Figure 2B shows a series of ATR-FTIR spectra (not-normalized) recorded on the same control dentin section exposed to an increased exposure of phosphoric acid from 0 s up to 15 s. In this figure, one can appreciate the constant decrease of the PO43 band already after 5 s exposure to phosphoric acid. After 10 s, this band has almost completely disappeared whereas the collagen Amide I and II doublet become more and more apparent. If the exposure to phosphoric acid is increased up to 15 s, the intensity of the Amide II starts decreasing suggesting that the acid may be starting to degrade the collagen itself. The gradual decrease in intensity of the PO43 band confirms that the mineral phase present within the first 2 µm from the surface of the dentin section is being removed by acid exposure. One of the reasons for choosing ATR-FTIR over other spectroscopic techniques, such as Raman for example, is that the depth of sampling in ATR is governed by the evanescent infrared waves emerging from the diamond window. The depth of penetration of these waves in the sample is only a few microns (<2 µm) moderated by the refractive indices of both the sample and diamond window. Thus, our approach ensures that we are only sampling a surface demineralization rather than a full thickness demineralization. Finally, it is difficult to assess the impact of this protocol onto the phosphorylated non-collagenous proteins as their individual fingerprints have not yet been established using ATR-FTIR spectroscopy. These are likely to combine both the Amide I and the PO43- bands but further studies are required to prove this.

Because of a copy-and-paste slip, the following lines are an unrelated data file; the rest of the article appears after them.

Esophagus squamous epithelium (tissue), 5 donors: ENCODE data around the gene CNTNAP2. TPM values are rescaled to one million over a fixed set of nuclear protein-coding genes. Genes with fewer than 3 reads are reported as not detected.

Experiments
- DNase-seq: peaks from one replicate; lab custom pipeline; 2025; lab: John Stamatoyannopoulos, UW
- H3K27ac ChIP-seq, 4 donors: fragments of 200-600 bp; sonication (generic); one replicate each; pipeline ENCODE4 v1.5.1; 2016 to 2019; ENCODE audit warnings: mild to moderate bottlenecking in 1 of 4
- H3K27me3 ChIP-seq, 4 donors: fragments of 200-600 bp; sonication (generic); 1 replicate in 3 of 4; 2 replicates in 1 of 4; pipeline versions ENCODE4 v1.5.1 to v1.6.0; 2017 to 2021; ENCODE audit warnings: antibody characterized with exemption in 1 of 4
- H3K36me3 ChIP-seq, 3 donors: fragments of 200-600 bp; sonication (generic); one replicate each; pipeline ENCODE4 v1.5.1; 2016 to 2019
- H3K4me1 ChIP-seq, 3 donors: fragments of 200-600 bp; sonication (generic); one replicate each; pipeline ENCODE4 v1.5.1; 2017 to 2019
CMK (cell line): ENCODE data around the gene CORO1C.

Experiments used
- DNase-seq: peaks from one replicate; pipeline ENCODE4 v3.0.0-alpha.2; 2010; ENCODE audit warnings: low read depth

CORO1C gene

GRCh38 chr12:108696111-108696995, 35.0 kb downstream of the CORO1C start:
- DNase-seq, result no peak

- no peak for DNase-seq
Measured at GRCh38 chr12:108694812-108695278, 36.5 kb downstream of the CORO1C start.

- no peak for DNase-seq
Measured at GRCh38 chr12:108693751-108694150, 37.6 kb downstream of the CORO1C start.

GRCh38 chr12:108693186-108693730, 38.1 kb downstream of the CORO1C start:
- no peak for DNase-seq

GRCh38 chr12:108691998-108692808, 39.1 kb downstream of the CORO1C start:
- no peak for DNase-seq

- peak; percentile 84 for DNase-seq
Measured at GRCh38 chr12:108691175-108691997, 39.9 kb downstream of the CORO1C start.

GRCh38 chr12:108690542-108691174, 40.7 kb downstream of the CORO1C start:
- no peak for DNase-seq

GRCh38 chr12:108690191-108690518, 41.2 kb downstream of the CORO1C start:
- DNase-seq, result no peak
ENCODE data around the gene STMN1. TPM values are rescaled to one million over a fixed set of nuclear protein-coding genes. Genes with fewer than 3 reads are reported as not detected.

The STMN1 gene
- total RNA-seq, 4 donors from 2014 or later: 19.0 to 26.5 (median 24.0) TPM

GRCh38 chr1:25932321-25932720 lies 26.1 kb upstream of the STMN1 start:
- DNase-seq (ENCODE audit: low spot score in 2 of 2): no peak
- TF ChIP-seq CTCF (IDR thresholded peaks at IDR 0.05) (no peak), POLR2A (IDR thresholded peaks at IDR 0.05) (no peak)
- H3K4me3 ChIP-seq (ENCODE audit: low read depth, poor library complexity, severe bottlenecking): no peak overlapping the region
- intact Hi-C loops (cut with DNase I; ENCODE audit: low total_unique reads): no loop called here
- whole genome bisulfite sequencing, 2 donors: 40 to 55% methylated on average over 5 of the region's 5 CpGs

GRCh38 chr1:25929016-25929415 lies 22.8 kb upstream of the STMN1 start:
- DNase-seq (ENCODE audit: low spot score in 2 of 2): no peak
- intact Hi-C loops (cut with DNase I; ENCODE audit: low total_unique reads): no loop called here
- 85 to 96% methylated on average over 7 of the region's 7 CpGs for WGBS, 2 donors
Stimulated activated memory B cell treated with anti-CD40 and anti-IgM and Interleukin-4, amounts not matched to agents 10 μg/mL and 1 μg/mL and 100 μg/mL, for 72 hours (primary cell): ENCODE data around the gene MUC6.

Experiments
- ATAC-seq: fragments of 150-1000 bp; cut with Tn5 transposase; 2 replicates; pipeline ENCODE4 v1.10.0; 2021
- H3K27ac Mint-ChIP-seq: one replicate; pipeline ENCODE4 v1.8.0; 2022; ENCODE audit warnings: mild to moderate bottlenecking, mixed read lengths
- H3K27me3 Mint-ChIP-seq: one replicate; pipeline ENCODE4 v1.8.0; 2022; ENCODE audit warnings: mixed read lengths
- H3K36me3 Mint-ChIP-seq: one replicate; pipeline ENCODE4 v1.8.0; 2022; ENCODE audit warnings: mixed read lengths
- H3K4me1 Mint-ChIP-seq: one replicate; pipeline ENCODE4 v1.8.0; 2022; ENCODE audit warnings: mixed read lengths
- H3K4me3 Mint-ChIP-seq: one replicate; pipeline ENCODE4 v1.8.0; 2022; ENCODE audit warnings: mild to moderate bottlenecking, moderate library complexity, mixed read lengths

By calculating the normalised ratio between the intensities of the phosphate band over the Amide I band as a function of acid-exposure time, one can appreciate the increase in the exposure time (10 s for control and 35 s for OIDI) required to observe a net reduction of the phosphate band presence in the infrared spectra. To date, there have been no reports on the effects of mineralization of OIDI on dentin which may explain for the longer required demineralisation time. However, studies have shown increased mineralization to be a characteristic feature of OI bone achieved by densely packed mineral particles as a result of defective collagen, leading to high fragility and a brittle glass-like nature.21–23 As a result, we empirically defined a threshold value (20%) for the calculated ratio of the two fingerprint bands to mark when surface demineralisation has been achieved when monitored by ATR-FTIR. The demineralisation of all the sections (control and OIDI) were carried up to the point where the normalised ratio of the two fingerprints (Phosphate and Amide I) fell below this threshold value. This ensured that our systematic demineralization of the control and OIDI dentin surface became reliable even when using 37% phosphoric acid as shown in Figure 2C.
Morphological Assessment of Demineralized Dentin Surface